The objective is to loop thru all files in all folders and get the file path (this is working well) and the date last modified for each file. Insert those columns into a table which can be analyzed later by another process to determine which files are older than X days.....
I believe SSIS can adequately handle this task. As I'm way down the road with SSIS (and my PS skills are quite limited), I prefer to not change horses in mid-stream as they say.

Thanks again.


If in case you are interested in another method for getting this data:

DROP TABLE IF exists #f;
CREATE TABLE #f(fname nvarchar(512) null
, file_name AS substring(fname,1,charindex('*',fname)-1)
, last_modified AS try_cast(substring(fname,charindex('*',fname)+1,99) AS datetime));

INSERT #f EXEC xp_cmdshell 'for /R "C:\Windows\System32\drivers" %a in (*.sys) do @echo %~fa*%~ta'

DELETE #f WHERE fname LIKE 'ERROR:%' OR fname IS NULL  -- removes rows that would break the name/date parsing


If you are always looking for files older than a certain number of days (e.g. 100 days or older), you can substitute this for the other INSERT...xp_cmdshell command:

INSERT #f EXEC xp_cmdshell 'forfiles /P "C:\Windows\System32\drivers" /S /M "*.sys" /D -100 /C "cmd /c echo @path*@fdate @ftime"'

The for and forfiles commands are a little cryptic, but they are built-in to any Windows system and can be called via SQLAgent, xp_cmdshell, even PowerShell.

You can parameterize this by constructing a command variable and sticking the path (C:\Windows\System32\drivers) and file specification (*.sys) into the correct places.

1 Like

I think you should remove

object ScriptResults = null;

from your script.

I am not sure how you are getting the list of files - but I would recommend doing that in a single pass using a script task.

I have a script task I use instead of the standard foreach loop container - this task gets a directories contents, loops over the files found and builds a record set object. There are probably parts of this that you don't need - but it should give you an idea:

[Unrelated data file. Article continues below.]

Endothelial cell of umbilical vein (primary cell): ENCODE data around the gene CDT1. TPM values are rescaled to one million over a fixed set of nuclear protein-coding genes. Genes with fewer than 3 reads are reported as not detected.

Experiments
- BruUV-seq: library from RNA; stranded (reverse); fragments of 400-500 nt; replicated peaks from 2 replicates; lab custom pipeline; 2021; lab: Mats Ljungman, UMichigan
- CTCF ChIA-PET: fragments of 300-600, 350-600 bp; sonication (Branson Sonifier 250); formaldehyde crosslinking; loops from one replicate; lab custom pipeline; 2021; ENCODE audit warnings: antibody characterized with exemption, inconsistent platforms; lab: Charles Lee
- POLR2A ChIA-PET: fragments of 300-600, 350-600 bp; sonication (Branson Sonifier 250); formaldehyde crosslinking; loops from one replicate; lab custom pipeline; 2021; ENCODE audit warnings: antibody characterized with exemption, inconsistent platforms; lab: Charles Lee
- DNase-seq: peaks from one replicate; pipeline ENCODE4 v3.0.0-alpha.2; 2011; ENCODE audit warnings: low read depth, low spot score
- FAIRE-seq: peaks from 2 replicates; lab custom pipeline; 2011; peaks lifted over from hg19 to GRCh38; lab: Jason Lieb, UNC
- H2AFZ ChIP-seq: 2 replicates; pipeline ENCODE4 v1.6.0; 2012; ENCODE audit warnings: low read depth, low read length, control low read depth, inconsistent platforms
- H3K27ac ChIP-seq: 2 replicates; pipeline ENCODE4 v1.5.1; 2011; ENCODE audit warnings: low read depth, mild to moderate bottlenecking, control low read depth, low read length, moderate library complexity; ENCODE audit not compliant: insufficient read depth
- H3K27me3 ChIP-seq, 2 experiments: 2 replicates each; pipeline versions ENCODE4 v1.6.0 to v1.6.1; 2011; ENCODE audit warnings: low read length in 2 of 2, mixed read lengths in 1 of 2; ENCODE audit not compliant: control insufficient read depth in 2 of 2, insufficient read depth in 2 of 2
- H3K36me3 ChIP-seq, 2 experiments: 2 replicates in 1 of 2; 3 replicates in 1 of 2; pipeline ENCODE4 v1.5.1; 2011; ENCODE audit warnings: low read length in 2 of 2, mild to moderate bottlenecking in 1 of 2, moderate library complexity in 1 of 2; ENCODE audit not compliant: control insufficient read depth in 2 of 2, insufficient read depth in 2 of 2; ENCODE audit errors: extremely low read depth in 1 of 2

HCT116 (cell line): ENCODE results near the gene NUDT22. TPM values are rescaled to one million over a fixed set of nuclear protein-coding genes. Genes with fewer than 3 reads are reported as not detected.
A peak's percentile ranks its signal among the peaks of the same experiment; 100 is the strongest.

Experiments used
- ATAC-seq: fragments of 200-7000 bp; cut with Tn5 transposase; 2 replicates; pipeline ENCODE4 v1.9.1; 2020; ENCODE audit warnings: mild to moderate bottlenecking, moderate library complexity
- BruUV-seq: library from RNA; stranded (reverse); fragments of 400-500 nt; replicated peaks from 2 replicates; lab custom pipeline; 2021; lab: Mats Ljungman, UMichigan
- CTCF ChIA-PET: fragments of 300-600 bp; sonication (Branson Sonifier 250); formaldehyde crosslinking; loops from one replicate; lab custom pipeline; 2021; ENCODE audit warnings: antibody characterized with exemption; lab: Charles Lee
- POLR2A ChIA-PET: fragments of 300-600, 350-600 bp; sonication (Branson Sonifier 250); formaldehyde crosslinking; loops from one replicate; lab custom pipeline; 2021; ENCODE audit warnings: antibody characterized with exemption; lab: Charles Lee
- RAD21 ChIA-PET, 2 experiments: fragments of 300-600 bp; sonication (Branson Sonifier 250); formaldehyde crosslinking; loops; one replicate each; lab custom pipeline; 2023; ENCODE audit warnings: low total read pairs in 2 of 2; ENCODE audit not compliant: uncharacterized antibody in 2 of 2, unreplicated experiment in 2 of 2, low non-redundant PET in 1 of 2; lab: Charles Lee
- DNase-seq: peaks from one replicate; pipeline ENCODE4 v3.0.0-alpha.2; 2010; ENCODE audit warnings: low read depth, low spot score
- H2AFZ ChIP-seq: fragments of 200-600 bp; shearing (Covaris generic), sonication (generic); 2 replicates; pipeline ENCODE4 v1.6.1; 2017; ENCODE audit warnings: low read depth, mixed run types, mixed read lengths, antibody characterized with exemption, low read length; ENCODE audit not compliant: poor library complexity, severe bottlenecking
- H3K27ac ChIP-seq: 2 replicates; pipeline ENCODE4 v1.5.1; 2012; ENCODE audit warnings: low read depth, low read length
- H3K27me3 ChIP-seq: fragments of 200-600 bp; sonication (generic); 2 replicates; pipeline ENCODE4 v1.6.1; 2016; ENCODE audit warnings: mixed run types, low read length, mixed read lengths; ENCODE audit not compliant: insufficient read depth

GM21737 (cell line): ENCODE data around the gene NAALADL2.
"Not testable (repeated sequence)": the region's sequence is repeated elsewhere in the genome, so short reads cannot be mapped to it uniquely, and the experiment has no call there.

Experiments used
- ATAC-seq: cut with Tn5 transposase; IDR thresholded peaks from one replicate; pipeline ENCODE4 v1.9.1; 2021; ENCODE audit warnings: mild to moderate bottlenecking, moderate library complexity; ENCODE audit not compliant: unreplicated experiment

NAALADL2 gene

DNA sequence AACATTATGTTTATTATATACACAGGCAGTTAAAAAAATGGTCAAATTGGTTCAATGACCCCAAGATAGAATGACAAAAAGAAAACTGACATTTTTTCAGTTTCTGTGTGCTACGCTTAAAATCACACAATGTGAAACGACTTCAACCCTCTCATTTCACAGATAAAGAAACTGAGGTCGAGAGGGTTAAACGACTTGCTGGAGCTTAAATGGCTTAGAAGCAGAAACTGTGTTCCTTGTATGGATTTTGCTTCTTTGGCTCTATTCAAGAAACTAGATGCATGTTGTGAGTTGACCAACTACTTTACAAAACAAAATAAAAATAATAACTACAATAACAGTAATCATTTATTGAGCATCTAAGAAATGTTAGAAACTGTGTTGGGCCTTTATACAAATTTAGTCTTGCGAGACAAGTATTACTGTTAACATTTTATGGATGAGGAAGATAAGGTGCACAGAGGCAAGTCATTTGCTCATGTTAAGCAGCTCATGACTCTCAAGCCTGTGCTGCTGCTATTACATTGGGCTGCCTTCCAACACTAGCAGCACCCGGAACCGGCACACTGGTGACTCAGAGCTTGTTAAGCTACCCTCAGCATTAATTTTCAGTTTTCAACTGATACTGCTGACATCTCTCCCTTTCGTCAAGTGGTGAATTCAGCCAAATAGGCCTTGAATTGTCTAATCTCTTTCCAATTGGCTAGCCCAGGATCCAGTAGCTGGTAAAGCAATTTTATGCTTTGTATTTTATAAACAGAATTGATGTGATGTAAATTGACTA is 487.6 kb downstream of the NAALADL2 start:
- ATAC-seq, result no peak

First part - Namespaces:

#region Namespaces
using System;
using System.IO;
using System.Data;
using System.Linq;
using System.Management;
using Microsoft.SqlServer.Dts.Runtime;
using System.Windows.Forms;

Here we are including System.Linq so we can sort the results from the directory. Main code:

            IFormatProvider provider = null;

            // Get the root directory
            string rootDirectory = Dts.Variables["$Project::RootDirectory"].Value.ToString();

            // Create our dataset and datatable
            DataSet dsSorted = new DataSet();
            DataTable fileListTable = dsSorted.Tables.Add();
            fileListTable.Columns.Add("FileName", typeof(string));
            fileListTable.Columns.Add("FileDate", typeof(DateTime));

            // Get our file pattern search criteria
            string filePattern = Dts.Variables["$Package::FilePattern"].Value.ToString();

            // Get the files from the root directory that match our file pattern
            DirectoryInfo info = new DirectoryInfo(rootDirectory);
            FileInfo[] files = info.GetFiles(filePattern).OrderBy(p => p.LastWriteTime).ToArray();

            // Loop through each file found
            foreach (FileInfo file in files)
                // Add file information to the data table
                fileListTable.Rows.Add(file.Name, file.LastWriteTime);

            Dts.Variables["SortedFileList"].Value = dsSorted;
            Dts.TaskResult = (int)ScriptResults.Success;

And the enum:

        enum ScriptResults
            Success = Microsoft.SqlServer.Dts.Runtime.DTSExecResult.Success,
            Failure = Microsoft.SqlServer.Dts.Runtime.DTSExecResult.Failure

The end result is an object named SortedFileList - which can then be used in a foreach loop configured to loop over the resultset contained in the object.

The foreach loop is configured with variables for each of the items returned in the object - and those variables can then be used as needed.

Now - if the goal is to find the files older than a specific time, you can easily use this same code to compare the last write time to some date being passed in or calculate the date (for example - older than 30 days) and archive/delete/rename the files as needed.

At this point, there is no need to put them into a table to determine the age of the files - that can all be done in this script. And if the goal is to process the file, then archive said file - you can use the information in the object - pass that to a script task inside the for each loop or even a file task.

1 Like

I forgot to post back that I was able to get the package working to retrieve the date each file was created as I loop thru the file names.

The main missing component was this Imports System.IO in the Imports section of the script task.
And this is the script code:
If (fileInfo.Exists) Then
' Get last modified date
Dts.Variables("User::FileModifiedDate").Value = fileInfo.LastWriteTime
End If

Thanks @robert_volk @RogierPronk and @jeffw8713